The Pilot Assist system (Volvo’s adaptive cruise control system) assists with steering, acceleration and braking up to 81mph. Volvo says it has improved cornering performance. The V60 also comes with Run-off Road Mitigation, Oncoming Lane Mitigation and other steering assistance systems. Cross Traffic Alert with autobrake will be optional. Given Volvo’s long-standing safety record, it was no surprise that the V60 was awarded a five-star rating when it was crash-tested by Euro NCAP in 2018.

In addition to all of this, the V60’s top speed is limited to 112mph as a part of Volvo’s bid to reduce having a driver seriously injured or killed in one of its vehicles. This also applies to its other models on sale.

Extensive equipment on offer across the range

Volvo V60 interior

All models include the 9.0-inch touchscreen media system with sat-nav, LED headlights, a power-operated tailgate, dual-zone climate control and a 10-speaker sound system. Inscription models, meanwhile, will come with leather seats, with electric adjustment for the front seats, with front parking sensors and 18-inch alloy wheels.

Sporty R-Design and off-road Cross Country versions are also available. All models (aside from Cross Country) can be specced in Pro form, which adds a head-up display, keyless entry, hands-free tailgate opening and closing, headlights that turn with the wheel, plus a heated steering wheel.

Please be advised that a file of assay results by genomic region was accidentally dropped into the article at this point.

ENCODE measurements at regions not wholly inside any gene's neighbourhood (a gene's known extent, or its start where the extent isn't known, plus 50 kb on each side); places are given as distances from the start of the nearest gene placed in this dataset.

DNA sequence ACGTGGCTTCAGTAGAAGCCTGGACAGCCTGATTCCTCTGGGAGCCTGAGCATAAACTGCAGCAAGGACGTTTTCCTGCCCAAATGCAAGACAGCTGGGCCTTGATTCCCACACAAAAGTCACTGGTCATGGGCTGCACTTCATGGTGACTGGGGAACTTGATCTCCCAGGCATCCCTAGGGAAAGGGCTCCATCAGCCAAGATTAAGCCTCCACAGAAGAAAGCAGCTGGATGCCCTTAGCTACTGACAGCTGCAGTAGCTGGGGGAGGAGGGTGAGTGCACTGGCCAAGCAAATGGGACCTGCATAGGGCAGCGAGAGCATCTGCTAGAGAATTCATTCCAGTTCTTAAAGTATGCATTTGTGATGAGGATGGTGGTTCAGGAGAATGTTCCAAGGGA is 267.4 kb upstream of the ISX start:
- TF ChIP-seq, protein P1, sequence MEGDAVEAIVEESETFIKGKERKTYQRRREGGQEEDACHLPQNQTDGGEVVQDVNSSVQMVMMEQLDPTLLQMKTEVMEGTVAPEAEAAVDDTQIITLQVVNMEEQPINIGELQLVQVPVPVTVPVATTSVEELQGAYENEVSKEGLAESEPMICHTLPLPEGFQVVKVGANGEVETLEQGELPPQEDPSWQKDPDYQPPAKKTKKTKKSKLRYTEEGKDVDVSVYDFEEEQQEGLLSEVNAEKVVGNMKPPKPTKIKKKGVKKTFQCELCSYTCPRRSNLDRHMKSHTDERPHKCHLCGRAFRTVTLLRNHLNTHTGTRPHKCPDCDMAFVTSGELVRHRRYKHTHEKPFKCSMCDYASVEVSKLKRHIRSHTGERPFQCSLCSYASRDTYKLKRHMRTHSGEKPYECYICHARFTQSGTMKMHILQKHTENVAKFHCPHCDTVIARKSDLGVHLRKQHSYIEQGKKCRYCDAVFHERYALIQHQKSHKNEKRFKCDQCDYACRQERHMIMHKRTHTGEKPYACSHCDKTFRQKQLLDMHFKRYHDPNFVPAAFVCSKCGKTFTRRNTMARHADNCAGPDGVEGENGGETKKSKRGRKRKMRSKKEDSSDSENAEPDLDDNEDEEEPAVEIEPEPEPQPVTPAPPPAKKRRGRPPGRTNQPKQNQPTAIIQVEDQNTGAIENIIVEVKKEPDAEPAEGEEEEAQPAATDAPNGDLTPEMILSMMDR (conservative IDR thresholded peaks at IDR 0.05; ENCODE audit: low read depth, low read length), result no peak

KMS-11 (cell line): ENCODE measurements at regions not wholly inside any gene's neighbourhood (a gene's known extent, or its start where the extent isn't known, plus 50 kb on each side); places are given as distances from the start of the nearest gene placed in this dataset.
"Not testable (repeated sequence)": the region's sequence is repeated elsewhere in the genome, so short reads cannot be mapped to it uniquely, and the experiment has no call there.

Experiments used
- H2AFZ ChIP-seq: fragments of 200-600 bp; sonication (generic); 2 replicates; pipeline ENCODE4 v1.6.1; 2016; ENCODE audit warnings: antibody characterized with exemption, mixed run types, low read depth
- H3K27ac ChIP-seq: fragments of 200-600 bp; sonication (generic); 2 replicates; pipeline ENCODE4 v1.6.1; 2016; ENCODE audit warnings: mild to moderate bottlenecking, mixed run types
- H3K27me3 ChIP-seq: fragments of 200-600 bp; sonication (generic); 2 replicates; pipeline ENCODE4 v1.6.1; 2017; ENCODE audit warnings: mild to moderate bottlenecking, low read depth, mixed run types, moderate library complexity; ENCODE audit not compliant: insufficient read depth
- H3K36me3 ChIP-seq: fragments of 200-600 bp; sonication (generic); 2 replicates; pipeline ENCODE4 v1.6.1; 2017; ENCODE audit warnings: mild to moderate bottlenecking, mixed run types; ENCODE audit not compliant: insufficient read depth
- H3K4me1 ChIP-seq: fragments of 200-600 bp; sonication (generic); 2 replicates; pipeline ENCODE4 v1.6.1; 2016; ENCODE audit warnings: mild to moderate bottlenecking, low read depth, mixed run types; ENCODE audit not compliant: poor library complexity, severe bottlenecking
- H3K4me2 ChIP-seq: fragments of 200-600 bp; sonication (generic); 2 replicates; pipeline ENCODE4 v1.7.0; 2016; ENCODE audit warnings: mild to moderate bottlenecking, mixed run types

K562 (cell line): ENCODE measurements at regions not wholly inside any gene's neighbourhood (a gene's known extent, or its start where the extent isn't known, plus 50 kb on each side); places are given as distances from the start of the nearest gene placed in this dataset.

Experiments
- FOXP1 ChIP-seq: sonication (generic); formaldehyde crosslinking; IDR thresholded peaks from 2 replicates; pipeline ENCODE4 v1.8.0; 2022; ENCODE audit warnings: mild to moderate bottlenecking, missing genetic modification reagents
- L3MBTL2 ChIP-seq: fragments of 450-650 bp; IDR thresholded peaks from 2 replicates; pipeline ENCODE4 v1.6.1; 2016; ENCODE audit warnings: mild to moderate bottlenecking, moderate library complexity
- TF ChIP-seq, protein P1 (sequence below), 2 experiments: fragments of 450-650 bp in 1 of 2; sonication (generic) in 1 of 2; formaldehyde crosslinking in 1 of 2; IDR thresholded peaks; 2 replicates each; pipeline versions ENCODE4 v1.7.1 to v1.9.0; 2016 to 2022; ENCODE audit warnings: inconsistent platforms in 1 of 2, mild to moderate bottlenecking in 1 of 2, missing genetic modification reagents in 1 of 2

Care by Volvo: premium service promised

Volvo will also offer its premium subscription service, called Care by Volvo. With this, you’ll be able to access cars via a monthly flat-fee subscription rather than owning it in the traditional sense of the word. Volvo says it makes having a car as easy as subscribing to your mobile phone service. With so many things thrown in – including servicing, roadside assistance and insurance if desired – monthly payments are reasonable, starting at around £450 for the D3 Momentum manual.

Bear in mind, though, that no large initial deposit is needed and that includes a higher-than-average 15,000-mile-per-year limit – aspects that would inflate the monthly payments of other finance options.

Is the V60 a scaled-down V90?

Directly replacing its predecessor of the same name, in order to succeed the V60 needs to be distinctive and appealing in its own right – not just from the predominantly Germanic competition in this sector of the market, but also from its larger sibling, the V90. See the two Volvos together in a showroom and their subtle differences will be all-too apparent. The V60’s more compact, has sharper and more aggressive detailing, but thankfully doesn’t feel significantly smaller inside.

Those traits are mirrored in the way the two Volvos feel to drive, with the V60 being the more lithe and (slightly) sportier of the two. You’re conscious that because it’s not quite as large, it’s noticeably wieldier. It doesn’t try to rival the overtly sporty handling favoured by its rivals from BMW or Mercedes-Benz either. This is a good thing.

Click through the next few pages to read everything you need to know about the Volvo V60 including its practicality, how much it costs to run, what it’s like to drive – and whether we recommend buying one.

Volvo V60 Estate rivals

Other Volvo V60 models: